Stephanie Mudge, a professor of Sociology at UC Davis has analyzed the changes that all mainstream parties in 22 Western countries underwent between the 1970s and 2004 (she also analyzed earlier changes but I’m not that interested in the history of politics).
Mudge discovered that the greatest transformation, irrespective of the country, happened on the left and not on the right. The left – and again, this is in almost two dozen countries, and the evidence she offers in her 500-page book is overwhelming – consistently and dramatically neoliberalized within that period of time. One of the attributes of this neoliberalization was that the left stopped even pretending to speak to and for the working classes and started speaking to and for the business and white-collar constituencies. And by ‘business’ nobody means the mom-and-pop diner in the sticks. The biggest shift towards neoliberalism happened in Nordic non-Anglo countries of Western Europe. (The book came out in 2018, and we’ve all seen the Anglo world catch up in giant leaps and bounds in the past 18 months, haven’t we?)
Milton Friedman aside, says Mudge, the economics profession as a whole was completely interdependent with Western left parties by the early 1960s. Mudge talks about a “persistent leftishness in Western economic professions” manifesting throughout the last 60 years. Political parties are increasingly reliant on the expert class of people who offer “consulting services.” In the field of economics, these consultants are far likelier to be left-leaning because they are simply that more numerous. As a result, the economies and economic policy of these Western countries have experienced a notable leftward (=neoliberal) turn.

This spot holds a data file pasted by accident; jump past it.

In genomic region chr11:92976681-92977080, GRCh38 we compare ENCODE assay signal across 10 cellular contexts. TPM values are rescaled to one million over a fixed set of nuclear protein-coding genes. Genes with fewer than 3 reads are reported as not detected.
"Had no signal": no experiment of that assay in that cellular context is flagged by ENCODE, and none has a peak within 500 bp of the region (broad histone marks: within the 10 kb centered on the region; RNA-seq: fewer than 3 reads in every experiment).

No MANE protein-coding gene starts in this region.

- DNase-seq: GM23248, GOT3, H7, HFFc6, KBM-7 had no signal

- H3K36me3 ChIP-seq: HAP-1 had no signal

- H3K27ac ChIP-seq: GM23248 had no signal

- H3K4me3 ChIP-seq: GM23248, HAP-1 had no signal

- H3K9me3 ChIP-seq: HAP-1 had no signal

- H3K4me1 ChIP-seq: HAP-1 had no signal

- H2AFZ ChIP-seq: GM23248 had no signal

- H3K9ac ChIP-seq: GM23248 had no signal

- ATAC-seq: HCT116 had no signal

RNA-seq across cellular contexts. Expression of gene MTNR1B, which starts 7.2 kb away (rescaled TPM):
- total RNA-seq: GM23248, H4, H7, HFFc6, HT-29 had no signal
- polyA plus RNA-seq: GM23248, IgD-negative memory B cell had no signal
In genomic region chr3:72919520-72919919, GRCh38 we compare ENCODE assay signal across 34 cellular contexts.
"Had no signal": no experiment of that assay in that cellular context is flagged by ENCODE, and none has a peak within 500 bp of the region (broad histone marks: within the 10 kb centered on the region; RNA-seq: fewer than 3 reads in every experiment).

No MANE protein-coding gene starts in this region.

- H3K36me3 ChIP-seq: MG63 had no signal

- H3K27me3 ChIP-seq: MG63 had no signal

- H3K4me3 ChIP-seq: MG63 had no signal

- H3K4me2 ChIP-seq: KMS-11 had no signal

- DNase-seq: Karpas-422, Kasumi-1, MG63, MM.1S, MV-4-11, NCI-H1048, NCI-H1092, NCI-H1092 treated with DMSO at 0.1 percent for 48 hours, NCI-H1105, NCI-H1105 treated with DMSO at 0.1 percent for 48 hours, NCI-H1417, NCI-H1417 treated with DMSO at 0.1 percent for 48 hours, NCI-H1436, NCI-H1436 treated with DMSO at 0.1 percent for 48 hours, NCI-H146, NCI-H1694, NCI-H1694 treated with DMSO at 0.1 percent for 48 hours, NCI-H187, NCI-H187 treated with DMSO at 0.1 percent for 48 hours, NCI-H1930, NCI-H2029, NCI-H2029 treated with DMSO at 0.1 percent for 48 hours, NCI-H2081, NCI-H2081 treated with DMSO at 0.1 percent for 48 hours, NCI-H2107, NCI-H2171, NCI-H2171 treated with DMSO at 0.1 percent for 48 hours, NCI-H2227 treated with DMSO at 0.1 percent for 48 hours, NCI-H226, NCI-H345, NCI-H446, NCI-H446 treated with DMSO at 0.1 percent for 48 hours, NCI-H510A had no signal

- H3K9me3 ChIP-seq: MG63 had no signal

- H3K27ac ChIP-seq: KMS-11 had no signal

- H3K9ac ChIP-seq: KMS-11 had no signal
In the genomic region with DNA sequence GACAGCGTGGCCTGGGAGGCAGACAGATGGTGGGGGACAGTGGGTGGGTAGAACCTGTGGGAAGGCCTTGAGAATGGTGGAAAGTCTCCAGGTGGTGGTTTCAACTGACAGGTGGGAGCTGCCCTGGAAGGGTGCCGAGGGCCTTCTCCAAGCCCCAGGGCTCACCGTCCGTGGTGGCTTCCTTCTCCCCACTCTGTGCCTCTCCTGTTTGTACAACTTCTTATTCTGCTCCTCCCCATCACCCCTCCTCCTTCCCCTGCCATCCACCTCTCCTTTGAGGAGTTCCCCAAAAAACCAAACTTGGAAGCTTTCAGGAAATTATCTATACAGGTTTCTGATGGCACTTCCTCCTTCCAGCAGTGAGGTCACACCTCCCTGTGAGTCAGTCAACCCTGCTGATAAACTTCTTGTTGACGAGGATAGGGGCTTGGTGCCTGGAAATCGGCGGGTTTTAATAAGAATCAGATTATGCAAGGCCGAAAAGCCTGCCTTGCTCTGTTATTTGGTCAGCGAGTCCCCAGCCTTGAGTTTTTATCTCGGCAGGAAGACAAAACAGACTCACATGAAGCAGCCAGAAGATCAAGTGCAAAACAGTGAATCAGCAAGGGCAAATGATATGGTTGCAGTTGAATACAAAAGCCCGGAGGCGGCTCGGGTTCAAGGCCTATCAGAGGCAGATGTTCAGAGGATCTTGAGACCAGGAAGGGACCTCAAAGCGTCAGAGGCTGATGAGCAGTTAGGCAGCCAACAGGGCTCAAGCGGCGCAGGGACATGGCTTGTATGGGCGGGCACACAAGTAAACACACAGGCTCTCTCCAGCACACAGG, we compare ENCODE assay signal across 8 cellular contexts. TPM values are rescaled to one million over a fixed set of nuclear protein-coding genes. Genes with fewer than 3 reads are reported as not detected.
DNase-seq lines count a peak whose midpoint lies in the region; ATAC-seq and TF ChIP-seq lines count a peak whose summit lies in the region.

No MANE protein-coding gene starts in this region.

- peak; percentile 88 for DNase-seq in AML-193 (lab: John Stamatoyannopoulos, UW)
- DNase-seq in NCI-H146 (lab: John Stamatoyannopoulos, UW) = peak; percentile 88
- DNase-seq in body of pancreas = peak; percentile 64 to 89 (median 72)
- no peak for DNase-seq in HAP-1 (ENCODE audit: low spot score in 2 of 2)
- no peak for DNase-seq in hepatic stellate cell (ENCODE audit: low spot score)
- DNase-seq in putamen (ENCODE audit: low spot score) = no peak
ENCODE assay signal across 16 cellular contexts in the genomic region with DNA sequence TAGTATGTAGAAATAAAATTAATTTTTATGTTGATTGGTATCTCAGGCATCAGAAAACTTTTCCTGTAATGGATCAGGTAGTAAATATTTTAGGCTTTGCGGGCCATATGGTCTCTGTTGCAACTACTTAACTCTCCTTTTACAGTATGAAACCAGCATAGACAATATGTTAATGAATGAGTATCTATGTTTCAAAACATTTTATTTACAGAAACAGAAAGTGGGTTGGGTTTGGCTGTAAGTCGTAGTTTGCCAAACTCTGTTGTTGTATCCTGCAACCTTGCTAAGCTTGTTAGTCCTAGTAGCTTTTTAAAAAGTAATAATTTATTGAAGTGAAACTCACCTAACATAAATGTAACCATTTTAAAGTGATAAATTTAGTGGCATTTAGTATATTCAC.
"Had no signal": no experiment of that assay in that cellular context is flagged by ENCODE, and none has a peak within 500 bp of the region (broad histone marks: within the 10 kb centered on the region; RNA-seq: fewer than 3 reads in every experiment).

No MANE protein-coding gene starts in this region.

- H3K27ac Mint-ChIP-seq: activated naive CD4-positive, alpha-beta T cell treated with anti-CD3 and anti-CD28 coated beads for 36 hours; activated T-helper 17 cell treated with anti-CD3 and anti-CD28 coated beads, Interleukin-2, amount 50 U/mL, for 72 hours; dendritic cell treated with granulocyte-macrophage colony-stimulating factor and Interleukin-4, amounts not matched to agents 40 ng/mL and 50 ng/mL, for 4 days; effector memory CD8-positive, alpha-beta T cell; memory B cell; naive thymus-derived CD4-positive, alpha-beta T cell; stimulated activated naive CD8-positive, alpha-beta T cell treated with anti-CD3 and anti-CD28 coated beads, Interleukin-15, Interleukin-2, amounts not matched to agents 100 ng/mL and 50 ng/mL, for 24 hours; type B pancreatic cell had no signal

That Thatcher and Reagan, the best-known proponents of neoliberalism, were on the right, says Mudge, was kind of accidental. Neoliberalism was new(ish) and Thatcher and Reagan chanced upon it. But it was always going to be reclaimed as its own by the left, and it now has been. The neoliberalized left calls itself “progressivism” and blathers on about “social justice” as a front for robbing the working classes and enriching the already wealthy class it sees as its true constituency. I want to add to Mudge’s unemotional argument that this progressive, social justice elite legitimizes the unfair and oppressive economic order it creates by positioning itself as morally superior to the people it robs. And the people it robs are so cowed by appeals to the thieves’ superior morality that they happily turn out their pockets to assist the robbery. I see it as the greatest goal of my professional life to point out this hypocrisy and contribute to the project of turning academia and the world of art away from leftism (aka neoliberalism). We (academics and artists) were instrumental in creating this monster. Now we have to unmake it.
Please note that Mudge isn’t some right-winger. She’s a sociology prof at UC Davis. Her book was published by Harvard University Press and won every prize in her extremely left-wing discipline. It’s a very well-researched, extremely detailed, and very clearly written book.